Wednesday, June 24, 2015, Noon-5pm
Hyatt Regency Miami, 400 SE Second Avenue, Miami, Florida
Deadline: March 1, 2015 for abstracts

In recent years, both business historians and entrepreneurship scholars have grown increasingly interested in the promise of using historical sources, methods and reasoning in entrepreneurship research. History, it has been argued, can be valuable in addressing a number of limitations in traditional approaches to studying entrepreneurship, including in accounting for contexts and institutions, in understanding the relationship between entrepreneurship and economic change, in providing multi-level perspectives on the entrepreneurial process and in situating entrepreneurial behavior and cognition within the flow of time. Support for historical research on entrepreneurship has grown, with both leading entrepreneurship researchers calling for the use of historical perspectives and with Strategic Entrepreneurship Journal announcing a call for papers for a special issue devoted to history and entrepreneurship.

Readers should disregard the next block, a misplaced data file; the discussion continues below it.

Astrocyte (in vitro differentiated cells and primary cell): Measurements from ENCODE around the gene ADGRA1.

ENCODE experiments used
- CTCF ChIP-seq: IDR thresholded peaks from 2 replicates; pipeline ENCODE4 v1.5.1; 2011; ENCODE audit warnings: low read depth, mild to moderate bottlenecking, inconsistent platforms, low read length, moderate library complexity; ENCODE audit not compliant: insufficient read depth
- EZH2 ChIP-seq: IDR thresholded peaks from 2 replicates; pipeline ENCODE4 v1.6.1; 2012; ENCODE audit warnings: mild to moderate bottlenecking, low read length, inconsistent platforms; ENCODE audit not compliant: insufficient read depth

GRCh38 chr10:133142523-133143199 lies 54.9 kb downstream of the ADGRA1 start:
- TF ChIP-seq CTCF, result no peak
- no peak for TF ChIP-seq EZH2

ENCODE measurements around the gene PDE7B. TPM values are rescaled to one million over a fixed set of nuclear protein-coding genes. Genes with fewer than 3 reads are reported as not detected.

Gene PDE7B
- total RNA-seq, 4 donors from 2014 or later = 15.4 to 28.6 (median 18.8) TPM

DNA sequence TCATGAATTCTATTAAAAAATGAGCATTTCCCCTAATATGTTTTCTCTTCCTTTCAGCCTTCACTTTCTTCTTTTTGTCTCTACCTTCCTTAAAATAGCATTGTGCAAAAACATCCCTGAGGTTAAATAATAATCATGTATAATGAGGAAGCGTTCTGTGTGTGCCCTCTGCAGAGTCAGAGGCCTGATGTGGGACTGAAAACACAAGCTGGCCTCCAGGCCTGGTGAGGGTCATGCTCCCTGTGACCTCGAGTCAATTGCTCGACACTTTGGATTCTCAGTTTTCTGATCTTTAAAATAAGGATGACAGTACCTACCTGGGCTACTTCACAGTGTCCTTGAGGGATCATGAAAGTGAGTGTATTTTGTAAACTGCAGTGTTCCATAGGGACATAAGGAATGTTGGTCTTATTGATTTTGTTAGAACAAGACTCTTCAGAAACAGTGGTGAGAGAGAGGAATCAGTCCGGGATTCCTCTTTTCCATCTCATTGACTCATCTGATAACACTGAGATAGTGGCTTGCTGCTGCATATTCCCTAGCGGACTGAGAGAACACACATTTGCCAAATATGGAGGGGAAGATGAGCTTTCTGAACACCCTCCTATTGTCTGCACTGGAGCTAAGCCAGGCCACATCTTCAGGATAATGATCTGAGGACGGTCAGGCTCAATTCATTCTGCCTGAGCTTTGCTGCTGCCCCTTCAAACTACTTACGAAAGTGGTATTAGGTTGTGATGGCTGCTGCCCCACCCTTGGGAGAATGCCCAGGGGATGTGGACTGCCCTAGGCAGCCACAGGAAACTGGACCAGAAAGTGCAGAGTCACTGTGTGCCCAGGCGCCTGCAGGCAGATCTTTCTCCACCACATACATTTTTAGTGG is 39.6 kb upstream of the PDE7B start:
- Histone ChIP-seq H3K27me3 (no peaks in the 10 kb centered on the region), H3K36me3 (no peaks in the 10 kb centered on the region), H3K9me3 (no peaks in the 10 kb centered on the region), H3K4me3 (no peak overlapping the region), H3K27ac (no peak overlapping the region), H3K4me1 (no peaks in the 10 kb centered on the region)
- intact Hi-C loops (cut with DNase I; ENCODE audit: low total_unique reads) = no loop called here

The purpose of this workshop is to provide scholars with developmental feedback on work-in-progress related to historical approaches to entrepreneurship and strategy, broadly construed. Our aim is support the development of historical research on entrepreneurship for publication in leading journals, including for the special issue of Strategic Entrepreneurship Journal. In addition to providing feedback and suggestions for specific topics, the workshop will address the commonly faced challenges of writing for a double-audience of historians and entrepreneurship/management scholars, engaging entrepreneurship theory and constructs, and identifying the most valuable historical sources and methods in studying entrepreneurial phenomena. We welcome work-in-progress at all stages of development. Interested scholars may submit two types of submissions for discussion: full research papers (8,000 to 12,000 words) or paper ideas (1,000 to 3,000 words).
If you have questions or are interested in participating, please submit an initial abstract of max. 300 words and a one-page CV before March 1, 2015 to Christina Lubinski ( and Dan Wadhwani ( Invitations to the PDW will be sent out before March 20, 2015. Full paper (8,000 to 12,000 words) and paper idea (1,000 to 3,000 words) submissions will be expected by May 15, 2015. Please feel free to contact the organizers with your paper ideas if you are interested in early feedback or want to inquire about the fit of your idea with this PDW.